On 4/5/22 10:28 AM, Ian Pilcher wrote:
On 4/4/22 21:10, Laine Stump wrote:
That's not what the <interface> element in a <network> is used for.
It's actual use is (in my opinion) not all that useful, which has led
to people assuming other functionality for it that doesn't exist.
Ah. Thanks for clarifying that.
Anyway, if you want to have a bridge device that is directly attached
to a physical ethernet, then you should set up a bridge in the host OS
outside the scope of libvirt, with the physical ethernet attached to
it, and then configure your libvirt guests to use that bridge with, e.g.
That is how I normally do things. In this case, I'm "piggy backing" on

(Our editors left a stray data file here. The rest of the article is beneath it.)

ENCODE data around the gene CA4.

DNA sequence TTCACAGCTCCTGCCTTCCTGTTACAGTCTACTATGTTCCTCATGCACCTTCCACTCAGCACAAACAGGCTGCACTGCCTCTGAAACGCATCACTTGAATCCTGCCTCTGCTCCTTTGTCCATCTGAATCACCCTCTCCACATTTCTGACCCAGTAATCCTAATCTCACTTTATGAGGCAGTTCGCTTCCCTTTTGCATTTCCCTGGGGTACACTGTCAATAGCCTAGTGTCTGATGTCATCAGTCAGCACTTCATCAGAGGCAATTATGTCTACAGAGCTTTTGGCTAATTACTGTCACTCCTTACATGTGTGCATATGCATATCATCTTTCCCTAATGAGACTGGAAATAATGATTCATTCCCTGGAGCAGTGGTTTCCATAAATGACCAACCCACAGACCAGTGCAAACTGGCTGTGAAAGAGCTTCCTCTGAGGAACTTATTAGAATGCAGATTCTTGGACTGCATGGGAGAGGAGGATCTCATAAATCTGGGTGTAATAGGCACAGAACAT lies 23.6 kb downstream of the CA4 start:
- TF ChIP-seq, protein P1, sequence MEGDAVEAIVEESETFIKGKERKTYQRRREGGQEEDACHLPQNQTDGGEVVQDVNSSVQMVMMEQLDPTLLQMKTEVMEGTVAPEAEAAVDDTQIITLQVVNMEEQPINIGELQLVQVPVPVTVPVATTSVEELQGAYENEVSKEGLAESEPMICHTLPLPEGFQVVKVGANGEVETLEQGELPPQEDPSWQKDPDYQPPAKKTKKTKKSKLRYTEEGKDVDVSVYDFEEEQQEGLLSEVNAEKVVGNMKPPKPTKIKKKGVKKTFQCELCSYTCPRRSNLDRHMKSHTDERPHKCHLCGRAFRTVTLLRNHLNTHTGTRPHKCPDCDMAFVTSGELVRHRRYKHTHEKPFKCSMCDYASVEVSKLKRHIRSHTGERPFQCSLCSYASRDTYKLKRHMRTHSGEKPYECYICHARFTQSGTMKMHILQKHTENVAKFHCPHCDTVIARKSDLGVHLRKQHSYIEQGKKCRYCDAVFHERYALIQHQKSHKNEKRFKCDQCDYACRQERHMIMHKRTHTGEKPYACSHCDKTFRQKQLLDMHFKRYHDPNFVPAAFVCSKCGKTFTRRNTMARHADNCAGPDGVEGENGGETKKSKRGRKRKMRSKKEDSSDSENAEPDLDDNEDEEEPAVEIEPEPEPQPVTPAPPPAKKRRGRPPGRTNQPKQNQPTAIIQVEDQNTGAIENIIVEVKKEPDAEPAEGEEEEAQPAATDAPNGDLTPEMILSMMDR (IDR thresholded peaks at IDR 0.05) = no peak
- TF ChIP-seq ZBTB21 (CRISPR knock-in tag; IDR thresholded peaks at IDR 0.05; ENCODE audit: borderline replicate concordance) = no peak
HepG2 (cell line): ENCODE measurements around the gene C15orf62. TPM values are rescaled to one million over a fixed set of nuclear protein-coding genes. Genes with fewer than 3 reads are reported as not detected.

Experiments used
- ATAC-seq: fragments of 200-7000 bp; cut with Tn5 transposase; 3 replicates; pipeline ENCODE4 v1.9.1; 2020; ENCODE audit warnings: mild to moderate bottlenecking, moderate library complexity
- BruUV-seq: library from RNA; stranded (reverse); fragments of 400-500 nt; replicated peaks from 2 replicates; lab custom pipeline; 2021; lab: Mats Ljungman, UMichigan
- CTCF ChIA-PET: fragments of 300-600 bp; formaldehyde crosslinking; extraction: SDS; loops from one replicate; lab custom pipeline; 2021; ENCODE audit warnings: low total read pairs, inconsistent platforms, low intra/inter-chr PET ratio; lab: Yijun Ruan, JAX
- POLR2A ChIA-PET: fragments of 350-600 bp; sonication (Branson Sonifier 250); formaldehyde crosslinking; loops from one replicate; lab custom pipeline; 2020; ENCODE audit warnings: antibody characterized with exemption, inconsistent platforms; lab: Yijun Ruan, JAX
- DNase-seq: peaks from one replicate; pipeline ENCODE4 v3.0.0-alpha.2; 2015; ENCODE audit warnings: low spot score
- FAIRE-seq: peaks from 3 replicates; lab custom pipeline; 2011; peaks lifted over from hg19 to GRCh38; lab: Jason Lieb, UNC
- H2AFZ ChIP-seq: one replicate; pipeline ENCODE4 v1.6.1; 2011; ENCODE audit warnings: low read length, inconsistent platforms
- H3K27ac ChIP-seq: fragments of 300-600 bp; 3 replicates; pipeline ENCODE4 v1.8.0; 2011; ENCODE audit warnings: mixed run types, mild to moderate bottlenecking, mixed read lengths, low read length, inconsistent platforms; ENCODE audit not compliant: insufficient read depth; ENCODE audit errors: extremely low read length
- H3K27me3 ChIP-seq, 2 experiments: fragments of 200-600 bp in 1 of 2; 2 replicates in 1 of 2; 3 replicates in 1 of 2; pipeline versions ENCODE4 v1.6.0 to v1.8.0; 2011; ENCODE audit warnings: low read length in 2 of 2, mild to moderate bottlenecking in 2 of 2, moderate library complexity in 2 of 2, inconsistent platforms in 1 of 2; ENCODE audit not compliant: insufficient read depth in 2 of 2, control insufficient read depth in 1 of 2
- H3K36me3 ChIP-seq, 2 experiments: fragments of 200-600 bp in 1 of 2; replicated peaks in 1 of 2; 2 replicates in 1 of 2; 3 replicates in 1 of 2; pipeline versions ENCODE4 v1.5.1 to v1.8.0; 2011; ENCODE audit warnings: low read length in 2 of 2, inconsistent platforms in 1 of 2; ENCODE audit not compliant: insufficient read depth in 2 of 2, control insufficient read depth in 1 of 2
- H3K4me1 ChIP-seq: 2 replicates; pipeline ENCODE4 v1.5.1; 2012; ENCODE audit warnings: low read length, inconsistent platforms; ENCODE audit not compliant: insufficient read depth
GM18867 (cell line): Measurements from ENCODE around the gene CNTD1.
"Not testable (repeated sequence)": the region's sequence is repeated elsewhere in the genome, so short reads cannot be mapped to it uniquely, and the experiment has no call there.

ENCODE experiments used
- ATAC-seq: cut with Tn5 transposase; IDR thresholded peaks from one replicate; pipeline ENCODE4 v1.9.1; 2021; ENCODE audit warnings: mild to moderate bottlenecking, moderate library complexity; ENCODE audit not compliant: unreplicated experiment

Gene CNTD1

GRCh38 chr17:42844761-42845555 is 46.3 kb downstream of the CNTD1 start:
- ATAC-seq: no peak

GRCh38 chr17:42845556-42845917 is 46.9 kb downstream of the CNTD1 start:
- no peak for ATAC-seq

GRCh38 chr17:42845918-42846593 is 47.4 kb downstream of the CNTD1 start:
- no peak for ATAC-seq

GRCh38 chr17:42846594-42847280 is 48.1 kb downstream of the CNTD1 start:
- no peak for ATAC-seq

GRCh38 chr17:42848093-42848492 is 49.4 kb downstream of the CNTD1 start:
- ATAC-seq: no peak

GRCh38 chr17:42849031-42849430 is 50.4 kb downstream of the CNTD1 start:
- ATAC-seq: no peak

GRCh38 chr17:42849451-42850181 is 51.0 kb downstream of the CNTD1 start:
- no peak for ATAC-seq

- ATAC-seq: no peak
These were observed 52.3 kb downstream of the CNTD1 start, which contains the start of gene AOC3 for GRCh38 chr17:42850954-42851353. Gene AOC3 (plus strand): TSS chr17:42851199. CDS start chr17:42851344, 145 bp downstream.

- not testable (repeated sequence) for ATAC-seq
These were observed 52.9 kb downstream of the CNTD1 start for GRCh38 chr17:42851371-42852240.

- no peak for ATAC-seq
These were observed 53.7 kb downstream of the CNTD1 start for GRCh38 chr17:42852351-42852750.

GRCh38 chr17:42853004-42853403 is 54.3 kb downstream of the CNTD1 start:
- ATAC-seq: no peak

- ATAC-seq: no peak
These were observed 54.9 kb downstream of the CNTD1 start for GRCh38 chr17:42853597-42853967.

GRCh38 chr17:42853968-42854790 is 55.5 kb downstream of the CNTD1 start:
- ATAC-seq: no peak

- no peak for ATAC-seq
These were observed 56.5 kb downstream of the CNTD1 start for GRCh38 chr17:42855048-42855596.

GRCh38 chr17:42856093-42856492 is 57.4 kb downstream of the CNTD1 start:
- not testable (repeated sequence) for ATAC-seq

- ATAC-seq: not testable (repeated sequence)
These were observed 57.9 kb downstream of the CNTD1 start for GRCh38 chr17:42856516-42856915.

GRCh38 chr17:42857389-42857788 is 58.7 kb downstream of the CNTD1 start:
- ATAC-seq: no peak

a pre-existing automation setup that uses libvirt to set up the bridges.
I'm using a hook script to add the physical interface to the bridge when
the virtual network is started, which seems to be working.
Umm.... That's how it was intended to *not* work :-P. The whole point of
the self-managed libvirt virtual networks is to setup a separate subnet
that has all traffic routed via IP to the physical network. I'm
impressed you've found a hack that works for you[*], but just be
prepared to "pick up the pieces" if it breaks :-)
(I hope you've removed the DHCP service, DNS service, and for that
matter even the IP address from the libvirt network definition. Also, is
the host ethernet being used (i.e. does it have an IP address) prior to
attaching it to the bridge? Normally when an ethernet is attached to a
bridge, its IP configuration is moved to the bridge device, and the
ethernet has no IP. I'm not sure what kind of connectivity oddities
would show up if you left the IP address on the ethernet itself)